So the BBC is going ahead with making much of their content available online - through a system crippled by Microsoft's DRM. The reason they give is that "the right's holders - the people that make the programmes, from Ricky Gervais to the independent producers that account for up to a third of our programming - simply wouldn't have given us the rights to their programmes unless we could demonstrate very robust digital rights management."
Alright. But what about the programs that the BBC produce themselves? Shouldn't they by default be exempt from DRM? As for the independent producers, the BBC by merit of its size should be in such a bargaining position that they could force them to accept DRM-free distribution. But apparently the corporation hasn't got enough spine for that. Sad.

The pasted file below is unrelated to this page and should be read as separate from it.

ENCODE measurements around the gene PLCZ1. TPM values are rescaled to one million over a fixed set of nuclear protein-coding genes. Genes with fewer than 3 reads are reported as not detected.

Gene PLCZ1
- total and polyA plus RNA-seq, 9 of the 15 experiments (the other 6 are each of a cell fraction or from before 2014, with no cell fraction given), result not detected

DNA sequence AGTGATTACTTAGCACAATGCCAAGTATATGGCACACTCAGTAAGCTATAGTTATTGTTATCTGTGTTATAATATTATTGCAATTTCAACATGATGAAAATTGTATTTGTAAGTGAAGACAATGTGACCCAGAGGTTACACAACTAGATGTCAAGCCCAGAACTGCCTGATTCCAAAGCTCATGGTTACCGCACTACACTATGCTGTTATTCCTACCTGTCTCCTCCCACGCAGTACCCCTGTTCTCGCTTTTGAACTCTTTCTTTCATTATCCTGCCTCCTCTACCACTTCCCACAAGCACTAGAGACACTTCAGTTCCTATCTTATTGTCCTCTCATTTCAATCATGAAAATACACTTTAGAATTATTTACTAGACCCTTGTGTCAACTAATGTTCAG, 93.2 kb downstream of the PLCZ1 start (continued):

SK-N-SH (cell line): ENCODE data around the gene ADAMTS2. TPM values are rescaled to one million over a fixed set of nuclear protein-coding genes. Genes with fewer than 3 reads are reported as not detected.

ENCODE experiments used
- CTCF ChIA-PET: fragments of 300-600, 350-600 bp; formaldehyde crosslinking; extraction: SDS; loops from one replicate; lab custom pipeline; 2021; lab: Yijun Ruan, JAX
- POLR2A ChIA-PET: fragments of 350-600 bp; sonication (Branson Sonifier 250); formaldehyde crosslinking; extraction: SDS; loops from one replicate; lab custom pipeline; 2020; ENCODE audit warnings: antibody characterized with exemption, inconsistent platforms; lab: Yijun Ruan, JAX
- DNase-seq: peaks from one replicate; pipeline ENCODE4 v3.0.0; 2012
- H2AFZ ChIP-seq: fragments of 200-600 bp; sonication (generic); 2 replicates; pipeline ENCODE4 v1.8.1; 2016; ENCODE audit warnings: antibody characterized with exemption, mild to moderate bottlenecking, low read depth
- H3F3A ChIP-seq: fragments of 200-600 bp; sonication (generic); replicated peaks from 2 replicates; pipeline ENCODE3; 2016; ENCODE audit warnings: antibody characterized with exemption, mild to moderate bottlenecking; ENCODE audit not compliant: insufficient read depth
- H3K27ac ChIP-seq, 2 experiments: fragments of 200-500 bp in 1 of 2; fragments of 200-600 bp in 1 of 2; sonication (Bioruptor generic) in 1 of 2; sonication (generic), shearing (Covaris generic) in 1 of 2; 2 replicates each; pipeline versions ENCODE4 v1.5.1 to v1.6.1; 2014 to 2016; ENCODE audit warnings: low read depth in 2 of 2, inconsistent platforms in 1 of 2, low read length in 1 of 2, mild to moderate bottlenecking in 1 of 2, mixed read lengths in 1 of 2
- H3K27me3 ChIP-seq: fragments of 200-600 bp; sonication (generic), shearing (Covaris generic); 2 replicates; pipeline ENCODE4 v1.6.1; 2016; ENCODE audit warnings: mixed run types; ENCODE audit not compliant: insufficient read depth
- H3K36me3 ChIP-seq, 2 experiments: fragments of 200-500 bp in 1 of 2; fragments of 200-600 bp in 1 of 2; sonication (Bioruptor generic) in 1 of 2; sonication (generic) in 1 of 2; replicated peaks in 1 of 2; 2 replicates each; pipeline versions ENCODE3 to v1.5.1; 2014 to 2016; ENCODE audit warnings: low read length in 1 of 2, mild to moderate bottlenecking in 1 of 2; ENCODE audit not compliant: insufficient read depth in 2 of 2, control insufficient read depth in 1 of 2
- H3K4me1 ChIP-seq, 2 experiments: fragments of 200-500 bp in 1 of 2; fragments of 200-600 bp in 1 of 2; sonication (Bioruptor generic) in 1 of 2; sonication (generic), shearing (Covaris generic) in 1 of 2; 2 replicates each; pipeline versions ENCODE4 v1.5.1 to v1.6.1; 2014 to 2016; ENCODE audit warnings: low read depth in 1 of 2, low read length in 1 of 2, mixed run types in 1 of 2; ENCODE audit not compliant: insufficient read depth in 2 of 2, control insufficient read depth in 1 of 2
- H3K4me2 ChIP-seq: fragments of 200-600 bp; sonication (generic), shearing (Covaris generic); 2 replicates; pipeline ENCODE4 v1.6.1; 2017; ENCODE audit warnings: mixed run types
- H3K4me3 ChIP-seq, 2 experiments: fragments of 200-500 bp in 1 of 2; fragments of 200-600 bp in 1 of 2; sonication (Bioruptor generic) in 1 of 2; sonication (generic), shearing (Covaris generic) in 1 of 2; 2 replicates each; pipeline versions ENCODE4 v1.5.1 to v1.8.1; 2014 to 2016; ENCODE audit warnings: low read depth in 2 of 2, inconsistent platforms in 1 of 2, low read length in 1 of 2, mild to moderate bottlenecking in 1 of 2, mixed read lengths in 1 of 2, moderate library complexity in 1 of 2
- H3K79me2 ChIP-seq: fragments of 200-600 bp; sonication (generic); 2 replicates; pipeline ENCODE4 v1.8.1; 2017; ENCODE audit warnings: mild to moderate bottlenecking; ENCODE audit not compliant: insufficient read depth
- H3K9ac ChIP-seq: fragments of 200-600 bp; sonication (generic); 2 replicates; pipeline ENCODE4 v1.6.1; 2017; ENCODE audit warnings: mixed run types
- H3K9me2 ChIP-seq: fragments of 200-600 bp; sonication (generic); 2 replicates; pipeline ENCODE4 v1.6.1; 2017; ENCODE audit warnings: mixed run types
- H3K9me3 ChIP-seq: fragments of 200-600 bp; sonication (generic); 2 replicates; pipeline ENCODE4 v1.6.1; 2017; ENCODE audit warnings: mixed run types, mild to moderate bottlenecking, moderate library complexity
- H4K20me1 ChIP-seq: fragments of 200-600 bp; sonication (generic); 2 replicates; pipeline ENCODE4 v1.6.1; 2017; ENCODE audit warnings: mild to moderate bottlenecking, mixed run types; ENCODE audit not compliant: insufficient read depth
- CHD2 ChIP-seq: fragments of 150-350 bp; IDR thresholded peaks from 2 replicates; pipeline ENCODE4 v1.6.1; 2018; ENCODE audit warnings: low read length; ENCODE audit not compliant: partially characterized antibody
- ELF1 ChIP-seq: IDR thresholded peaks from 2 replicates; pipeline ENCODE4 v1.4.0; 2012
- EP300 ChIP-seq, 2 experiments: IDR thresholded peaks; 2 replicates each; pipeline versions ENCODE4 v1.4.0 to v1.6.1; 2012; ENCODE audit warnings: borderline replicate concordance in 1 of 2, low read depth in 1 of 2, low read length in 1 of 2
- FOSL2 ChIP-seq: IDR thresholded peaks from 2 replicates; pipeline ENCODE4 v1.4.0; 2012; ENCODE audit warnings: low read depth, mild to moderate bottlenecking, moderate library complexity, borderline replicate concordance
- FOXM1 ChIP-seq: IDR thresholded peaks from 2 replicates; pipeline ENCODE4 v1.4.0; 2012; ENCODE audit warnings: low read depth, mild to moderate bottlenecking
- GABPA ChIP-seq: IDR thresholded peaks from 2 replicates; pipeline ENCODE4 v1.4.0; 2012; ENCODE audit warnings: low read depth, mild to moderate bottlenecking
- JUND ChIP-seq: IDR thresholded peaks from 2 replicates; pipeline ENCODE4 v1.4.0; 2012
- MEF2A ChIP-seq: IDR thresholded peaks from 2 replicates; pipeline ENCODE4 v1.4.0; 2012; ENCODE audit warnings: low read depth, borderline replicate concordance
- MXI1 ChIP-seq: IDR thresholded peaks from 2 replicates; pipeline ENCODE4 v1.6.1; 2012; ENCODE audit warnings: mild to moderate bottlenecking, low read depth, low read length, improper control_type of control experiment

DRM is fundamentally at odds with the spirit of public service. Who is going to stand up against DRM if not the public service media corporations? And what's the point in public service at all if it bows to commercial media's ideas about DRM?